It has been found that when attempts are made to apply an insulating resin coating to porous, metallic carrier core materials by solution-coating techniques that the products obtained are undesirable. This is so because most of the coating material is found to reside in the pores of carrier cores and not at the surface thereof so as to be available for triboelectric charging when the coated carrier particles are mixed with finely-divided toner particles. Attempts to resolve this problem by increasing carrier coating weights, for example, to as much as up to about 3 percent or greater to provide an effective triboelectric charging coating to the carrier particles necessarily involves handling excessive quantities of solvents and usually results in low product yields. It has also been found that toner impaction, i.e., where toner particles become welded to or impacted upon the carrier particles, remains high with thus coated carrier particles producing short developer useful lifetimes. Further, solution-coated porous carrier particles when combined and mixed with finely-divided toner particles provide triboelectric charging levels which are too low for practical use. In addition, solution-coated carrier particles have a high incidence of electrical breakdown at low applied voltages leading to shorting between the carrier particles and the photoreceptor. Thus, the powder coating technique of this invention has been found to be especially effective in coating porous carrier cores to obtain coated carrier particles capable of generating high and useful triboelectric charging values to finely-divided toner particles and carrier particles which possess significantly increased resistivities. In addition, when resin coated carrier particles are prepared by the powder coating technique of this invention, the majority of the coating material particles are fused to the carrier surface and thereby reduce the number of potential toner impaction sites on the carrier material.

The dry, powdered thermoplastic resin particles employed in this invention may be any suitable insulating coating material. Typical insulating coating materials include vinyl chloride-vinyl acetate copolymers, styrene-acrylate-organosilicon terpolymers, natural resins such as caoutchouc, carnauba, colophony, copal, dammar, jalap, storax; thermoplastic resins including the polyolefins such as polyethylene, polypropylene, chlorinated polyethylene, chlorosulfonated polyethylene, and copolymers and mixtures thereof; polyvinyls and polyvinylidenes such as polystyrene, polymethyl-styrene, polymethyl methacrylate, polyacrylonitrile, polyvinyl acetate, polyvinyl alcohol, polyvinyl butyral, polyvinyl chloride, polyvinyl pyridine, polyvinyl carbazole, polyvinyl ethers, and polyvinyl ketones; fluorocarbons such as polytetrafluoroethylene, polyvinyl fluoride, polyvinylidene fluoride; and polychlorotrifluoroethylene; polyamides such as polycaprolactam and polyhexamethylene adipamide; polyesters such as polyethylene terephthalate; polyurethanes; polysulfides, polycarbonates, thermosetting resins including phenolic resins such as phenol-formaldehyde, phenol-furfural and resorcinol formaldehyde; amino resins such as urea-formaldehyde and melamine-formaldehyde; polyester resins; epoxy resins; and the like. Many of the foregoing and other typical carrier coating materials are described by L. E. Walkup in U.S. Pat. No. 2,618,551; B. B. Jacknow et al in U.S. Pat. No. 3,526,433; and R. J. Hagenbach et al in U.S. Pat. Nos. 3,533,835 and 3,658,500. However, it is preferred that the coating material be of the type capable of providing negative triboelectric charging values to the carrier particles wherein the toner particles obtain a positive triboelectric charge for attraction of the toner particles to a negatively charged photoconductive surface. Such carrier coating materials include thermoplastic resins which have been rendered into powder particle form having a particle size of between about 1 and about 100 microns. The preferred powdered coating materials of this invention are selected from fluorinated ethylene, fluorinated propylene and copolymers, mixtures, combinations or derivatives thereof such as fluorinated ethylene-propylene commercially available from E. I. Dupont Co., Wilmington, Del., under the tradename FEP; trichlorofluoroethylene, perfluoroalkoxy tetrafluoroethylene, the zinc and sodium salts of ionomer resins such as those containing carboxyl groups which are ionically bonded by partial neutralization with strong bases such as sodium hydroxide and zinc hydroxide to create ionic crosslinks in the intermolecular structure thereof, and polyvinylidene fluoride and the like. It is also preferred that the powdered coating materials of this invention comprise those which have been prepared by emulsion polymerization techniques because they are available in smaller particle size than those prepared by other polymerization techniques. It is to be noted that most fluoropolymers are not soluble in common solvents; thus, the powder coating technique of this invention is especially advantageous when preparing fluoropolymer coated carrier materials for use in electrostatographic devices.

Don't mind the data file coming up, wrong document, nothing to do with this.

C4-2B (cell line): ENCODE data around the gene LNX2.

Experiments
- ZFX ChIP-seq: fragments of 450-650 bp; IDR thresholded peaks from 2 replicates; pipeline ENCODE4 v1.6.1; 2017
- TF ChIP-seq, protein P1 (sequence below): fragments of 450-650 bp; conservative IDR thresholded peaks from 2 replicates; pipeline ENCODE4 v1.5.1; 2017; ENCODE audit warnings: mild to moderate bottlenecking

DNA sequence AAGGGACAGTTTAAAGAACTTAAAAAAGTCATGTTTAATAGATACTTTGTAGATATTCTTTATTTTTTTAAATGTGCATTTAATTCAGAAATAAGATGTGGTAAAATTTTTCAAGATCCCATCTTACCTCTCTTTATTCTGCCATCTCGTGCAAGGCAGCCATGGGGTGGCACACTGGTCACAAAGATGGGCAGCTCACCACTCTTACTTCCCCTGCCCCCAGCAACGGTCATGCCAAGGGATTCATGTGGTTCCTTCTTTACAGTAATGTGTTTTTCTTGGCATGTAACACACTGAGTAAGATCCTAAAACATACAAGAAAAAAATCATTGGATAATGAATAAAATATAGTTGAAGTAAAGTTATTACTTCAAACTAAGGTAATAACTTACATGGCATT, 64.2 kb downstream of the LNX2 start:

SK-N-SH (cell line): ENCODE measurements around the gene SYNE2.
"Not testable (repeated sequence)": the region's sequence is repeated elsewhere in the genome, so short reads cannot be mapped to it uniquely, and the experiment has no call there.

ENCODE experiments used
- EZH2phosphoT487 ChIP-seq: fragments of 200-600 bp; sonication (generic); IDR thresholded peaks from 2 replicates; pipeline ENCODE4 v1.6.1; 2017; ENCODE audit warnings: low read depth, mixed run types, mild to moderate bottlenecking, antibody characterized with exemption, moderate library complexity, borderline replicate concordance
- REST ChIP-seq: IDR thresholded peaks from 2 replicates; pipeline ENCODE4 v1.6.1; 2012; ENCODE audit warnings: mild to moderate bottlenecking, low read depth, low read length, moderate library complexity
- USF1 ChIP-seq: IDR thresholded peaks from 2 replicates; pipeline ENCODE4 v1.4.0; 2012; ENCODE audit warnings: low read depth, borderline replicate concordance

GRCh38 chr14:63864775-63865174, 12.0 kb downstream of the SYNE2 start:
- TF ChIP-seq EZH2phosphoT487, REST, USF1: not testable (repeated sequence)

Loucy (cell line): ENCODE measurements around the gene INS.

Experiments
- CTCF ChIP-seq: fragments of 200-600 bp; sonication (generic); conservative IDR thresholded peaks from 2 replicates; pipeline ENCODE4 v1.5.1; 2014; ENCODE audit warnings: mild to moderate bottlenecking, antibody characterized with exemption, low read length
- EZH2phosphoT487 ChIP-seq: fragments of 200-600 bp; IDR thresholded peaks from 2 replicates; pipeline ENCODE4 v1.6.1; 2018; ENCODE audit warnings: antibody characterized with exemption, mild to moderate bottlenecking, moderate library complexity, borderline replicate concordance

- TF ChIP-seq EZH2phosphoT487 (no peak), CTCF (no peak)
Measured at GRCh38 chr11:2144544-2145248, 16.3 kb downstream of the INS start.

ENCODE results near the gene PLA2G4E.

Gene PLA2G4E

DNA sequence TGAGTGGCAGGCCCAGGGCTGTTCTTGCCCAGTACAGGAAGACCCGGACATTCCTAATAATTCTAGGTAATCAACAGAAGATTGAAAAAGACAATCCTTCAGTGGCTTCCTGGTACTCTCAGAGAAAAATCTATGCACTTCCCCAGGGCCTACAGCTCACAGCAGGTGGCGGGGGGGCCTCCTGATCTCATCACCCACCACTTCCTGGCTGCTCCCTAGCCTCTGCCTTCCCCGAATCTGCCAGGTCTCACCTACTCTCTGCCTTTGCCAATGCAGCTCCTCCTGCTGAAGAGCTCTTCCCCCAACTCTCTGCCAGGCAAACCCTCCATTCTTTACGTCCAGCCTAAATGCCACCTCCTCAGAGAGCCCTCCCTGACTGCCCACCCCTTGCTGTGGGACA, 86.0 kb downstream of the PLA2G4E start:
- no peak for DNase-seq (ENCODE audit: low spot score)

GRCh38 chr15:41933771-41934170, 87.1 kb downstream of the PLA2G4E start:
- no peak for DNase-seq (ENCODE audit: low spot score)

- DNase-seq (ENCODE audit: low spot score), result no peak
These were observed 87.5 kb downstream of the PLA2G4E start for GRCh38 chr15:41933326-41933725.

In the initial step of the preparation process of this invention, any suitable means may be employed to apply the coating material powder particles to the surface of the carrier core material. Typical means for this purpose include combining the carrier core material and coating material particles mixture by cascade roll-milling or tumbling, milling, shaking, electrostatic powder cloud spraying, employing a fluidized bed, electrostatic disc processing, and an electrostatic curtain. Following application of the coating material powder particles to the carrier core material, the coated carrier material is heated to permit flow-out of the coating material powder particles over the surface of the carrier core material. As will be appreciated, the concentration of coating material powder particles as well as the conditions of the heating step may be selected as to form a continuous film of the coating material on the surface of the carrier core material or leave selected areas of it uncoated. Where selected areas of the carrier core material remain uncoated or exposed, the carrier material will possess electrically conductive properties when the core material comprises a metal. Thus, when such partially polymer coated carrier materials are provided, these carrier materials possess both electrically insulating and electrically conductive properties. Due to the electrically insulating properties of these carrier materials, the carrier materials provide desirably high triboelectric charging values when mixed with finely-divided toner particles.